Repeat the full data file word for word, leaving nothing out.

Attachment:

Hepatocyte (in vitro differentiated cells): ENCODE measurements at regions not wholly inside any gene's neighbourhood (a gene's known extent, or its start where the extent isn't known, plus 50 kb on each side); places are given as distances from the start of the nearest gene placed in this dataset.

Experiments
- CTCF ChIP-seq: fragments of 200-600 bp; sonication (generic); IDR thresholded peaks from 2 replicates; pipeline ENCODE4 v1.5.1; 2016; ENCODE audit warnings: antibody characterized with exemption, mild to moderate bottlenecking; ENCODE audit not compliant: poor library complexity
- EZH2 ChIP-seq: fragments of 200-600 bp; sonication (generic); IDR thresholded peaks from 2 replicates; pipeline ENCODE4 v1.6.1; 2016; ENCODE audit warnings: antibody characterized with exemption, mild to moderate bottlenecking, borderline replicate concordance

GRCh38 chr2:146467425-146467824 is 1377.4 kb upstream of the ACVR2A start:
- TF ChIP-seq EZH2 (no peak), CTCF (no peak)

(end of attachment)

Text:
Hepatocyte (in vitro differentiated cells): ENCODE measurements at regions not wholly inside any gene's neighbourhood (a gene's known extent, or its start where the extent isn't known, plus 50 kb on each side); places are given as distances from the start of the nearest gene placed in this dataset.

Experiments
- CTCF ChIP-seq: fragments of 200-600 bp; sonication (generic); IDR thresholded peaks from 2 replicates; pipeline ENCODE4 v1.5.1; 2016; ENCODE audit warnings: antibody characterized with exemption, mild to moderate bottlenecking; ENCODE audit not compliant: poor library complexity
- EZH2 ChIP-seq: fragments of 200-600 bp; sonication (generic); IDR thresholded peaks from 2 replicates; pipeline ENCODE4 v1.6.1; 2016; ENCODE audit warnings: antibody characterized with exemption, mild to moderate bottlenecking, borderline replicate concordance

GRCh38 chr2:146467425-146467824 is 1377.4 kb upstream of the ACVR2A start:
- TF ChIP-seq EZH2 (no peak), CTCF (no peak)